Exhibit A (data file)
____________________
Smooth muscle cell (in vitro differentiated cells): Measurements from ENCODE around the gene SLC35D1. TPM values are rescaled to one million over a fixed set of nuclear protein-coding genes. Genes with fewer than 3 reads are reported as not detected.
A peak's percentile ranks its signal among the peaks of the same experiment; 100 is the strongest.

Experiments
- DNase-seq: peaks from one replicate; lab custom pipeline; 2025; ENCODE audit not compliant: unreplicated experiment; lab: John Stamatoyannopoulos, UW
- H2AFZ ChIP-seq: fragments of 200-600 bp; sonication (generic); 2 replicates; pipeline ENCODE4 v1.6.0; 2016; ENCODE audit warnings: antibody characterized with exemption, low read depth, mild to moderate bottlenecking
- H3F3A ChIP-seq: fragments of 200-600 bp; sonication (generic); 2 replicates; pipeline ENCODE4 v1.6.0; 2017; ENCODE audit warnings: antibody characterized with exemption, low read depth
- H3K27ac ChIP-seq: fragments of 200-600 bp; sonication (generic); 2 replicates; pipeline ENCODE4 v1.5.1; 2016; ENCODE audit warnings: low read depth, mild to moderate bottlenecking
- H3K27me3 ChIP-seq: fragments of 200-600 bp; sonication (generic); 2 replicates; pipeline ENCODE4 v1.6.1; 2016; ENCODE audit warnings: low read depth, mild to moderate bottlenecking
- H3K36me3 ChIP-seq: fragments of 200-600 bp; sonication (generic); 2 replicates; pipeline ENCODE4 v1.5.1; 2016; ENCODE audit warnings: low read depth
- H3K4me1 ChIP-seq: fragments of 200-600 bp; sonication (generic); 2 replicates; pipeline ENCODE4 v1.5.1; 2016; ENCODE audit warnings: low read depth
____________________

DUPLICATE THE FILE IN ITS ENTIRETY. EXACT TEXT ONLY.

Smooth muscle cell (in vitro differentiated cells): Measurements from ENCODE around the gene SLC35D1. TPM values are rescaled to one million over a fixed set of nuclear protein-coding genes. Genes with fewer than 3 reads are reported as not detected.
A peak's percentile ranks its signal among the peaks of the same experiment; 100 is the strongest.

Experiments
- DNase-seq: peaks from one replicate; lab custom pipeline; 2025; ENCODE audit not compliant: unreplicated experiment; lab: John Stamatoyannopoulos, UW
- H2AFZ ChIP-seq: fragments of 200-600 bp; sonication (generic); 2 replicates; pipeline ENCODE4 v1.6.0; 2016; ENCODE audit warnings: antibody characterized with exemption, low read depth, mild to moderate bottlenecking
- H3F3A ChIP-seq: fragments of 200-600 bp; sonication (generic); 2 replicates; pipeline ENCODE4 v1.6.0; 2017; ENCODE audit warnings: antibody characterized with exemption, low read depth
- H3K27ac ChIP-seq: fragments of 200-600 bp; sonication (generic); 2 replicates; pipeline ENCODE4 v1.5.1; 2016; ENCODE audit warnings: low read depth, mild to moderate bottlenecking
- H3K27me3 ChIP-seq: fragments of 200-600 bp; sonication (generic); 2 replicates; pipeline ENCODE4 v1.6.1; 2016; ENCODE audit warnings: low read depth, mild to moderate bottlenecking
- H3K36me3 ChIP-seq: fragments of 200-600 bp; sonication (generic); 2 replicates; pipeline ENCODE4 v1.5.1; 2016; ENCODE audit warnings: low read depth
- H3K4me1 ChIP-seq: fragments of 200-600 bp; sonication (generic); 2 replicates; pipeline ENCODE4 v1.5.1; 2016; ENCODE audit warnings: low read depth